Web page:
The more common view is that the animal is a hippopotamus, a water buffalo, a rhinoceros, or an elephant.What is the Behemoth?  The descriptions of Behemoth best fit the hippopotamus. Therefore, the following section will demonstrate why the hippopotamus is most likely the Behemoth.

Description of the Hippopotamus

The opinion of most scholars is that Behemoth is a hippopotamus. The Greek word literally means “horse of the river.”[5]

Physical Characteristics of the Hippopotamus

The National Geographic states that the hippopotamus (Hippopotamus amphibious), is a mammal which has a a lifespan of about forty years. They can weigh from 3,000 lbs (1,360 kg) to 8,000 lbs (3,629 kg). They can be as long as 14 feet (4.3 m). Their tail is about 1.5 feet (46 cm).[6]

San Diego Wildlife Alliance Library states the bones of the hippo are dense (osteosclerotic).[7] This means its bones are very strong. In addition, the Animal Fact Guide states this about the hippo’s tail. He sways it.

Male hippos mark their territory with their poop. He wags and spins his tail around, flinging the poop far and wide. Watch a video of the tail spinning, poop flinging behavior in action.[8]

Habitat of the Hippopotamus

The hippopotamus’ habitat is summarized by the National Geographic, which states,

Hippopotamuses love water, which is why the Greeks named them the “river horse.” Hippos spend up to 16 hours a day submerged in rivers and lakes to keep their massive bodies cool under the hot African sun. Hippos are graceful in water, good swimmers, and can hold their breath underwater for up to five minutes.

. . .

At sunset, hippopotamuses leave the water and travel overland to graze. They may travel 6 miles in a night, along single-file pathways, to consume some 80 pounds of grass.[9]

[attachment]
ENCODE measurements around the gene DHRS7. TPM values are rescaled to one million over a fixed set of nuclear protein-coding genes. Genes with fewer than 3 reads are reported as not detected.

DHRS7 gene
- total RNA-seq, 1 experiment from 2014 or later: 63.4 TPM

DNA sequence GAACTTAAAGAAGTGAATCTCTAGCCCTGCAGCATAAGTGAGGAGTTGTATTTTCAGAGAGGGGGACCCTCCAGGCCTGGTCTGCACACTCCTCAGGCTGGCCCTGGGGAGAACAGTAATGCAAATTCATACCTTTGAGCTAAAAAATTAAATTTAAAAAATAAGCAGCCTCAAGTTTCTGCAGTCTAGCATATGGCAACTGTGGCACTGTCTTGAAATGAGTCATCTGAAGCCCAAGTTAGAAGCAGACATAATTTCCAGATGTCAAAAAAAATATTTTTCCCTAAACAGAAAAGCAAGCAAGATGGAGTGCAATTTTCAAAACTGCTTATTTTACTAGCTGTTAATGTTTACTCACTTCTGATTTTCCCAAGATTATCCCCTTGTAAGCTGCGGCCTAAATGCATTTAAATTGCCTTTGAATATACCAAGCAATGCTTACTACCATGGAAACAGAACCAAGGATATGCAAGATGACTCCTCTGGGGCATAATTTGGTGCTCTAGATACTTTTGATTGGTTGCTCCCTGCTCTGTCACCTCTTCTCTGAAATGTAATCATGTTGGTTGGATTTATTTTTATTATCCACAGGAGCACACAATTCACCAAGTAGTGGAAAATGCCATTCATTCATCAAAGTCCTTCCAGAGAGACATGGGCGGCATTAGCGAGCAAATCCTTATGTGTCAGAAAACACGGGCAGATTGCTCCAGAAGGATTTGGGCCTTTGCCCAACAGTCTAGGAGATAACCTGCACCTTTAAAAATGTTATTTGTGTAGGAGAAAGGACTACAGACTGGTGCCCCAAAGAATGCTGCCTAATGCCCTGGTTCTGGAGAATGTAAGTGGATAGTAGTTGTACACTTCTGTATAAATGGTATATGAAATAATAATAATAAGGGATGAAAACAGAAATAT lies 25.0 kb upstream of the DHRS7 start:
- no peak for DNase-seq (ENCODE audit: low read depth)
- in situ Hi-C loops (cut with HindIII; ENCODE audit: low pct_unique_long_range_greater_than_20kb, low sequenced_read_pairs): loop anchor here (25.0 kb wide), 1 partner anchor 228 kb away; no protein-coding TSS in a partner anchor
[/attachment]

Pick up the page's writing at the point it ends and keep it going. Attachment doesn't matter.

These quotes demonstrate that the hippo is both a land and water animal, and it is a vegetarian. It is a herbivore.

Conclusion:

Verse 19 tells us that Behemoth was the chief animal that God made. Who or what is Behemoth in Job 40:15-24? Most biblical scholars agree that Behemoth is a hippopotamuses.

 

References:

1. Wilhelm Gesenius and Samuel Prideaux Tregelles, Gesenius’ Hebrew and Chaldee Lexicon to the Old Testament Scriptures (Bellingham, WA: Logos Bible Software, 2003), 105.
2. Walvoord & Zuck. Old Testament. The Bible Knowledge Commentary. Chariot Victor Publishing. 1984.pp. 771-772.
3. John Hartley. The Book of Job. The New International Commentary on the Old Testament. Eerdmans Publishing. 1988. p. 526.
4. Ibid., p. 527.
5. Robert L Alden. Job, New International Version The New American Commentary.  B&H Publishing. 1993. vol. II. p. 396.
6. Hippopotamus (www.nationalgeographic.com/animals/mammals/facts/hippopotamus).
7. Hippopotamus.  Physical Characteristic. San Diego Wildlife Alliance Library. (ielc.libguides.com/sdzg/factsheets/hippopotamus/characteristics)
8. Hippopotamus. Animal Fact Guide (animalfactguide.com/)
9. Hippopotamus (www.nationalgeographic.com/animals/mammals/facts/hippopotamus).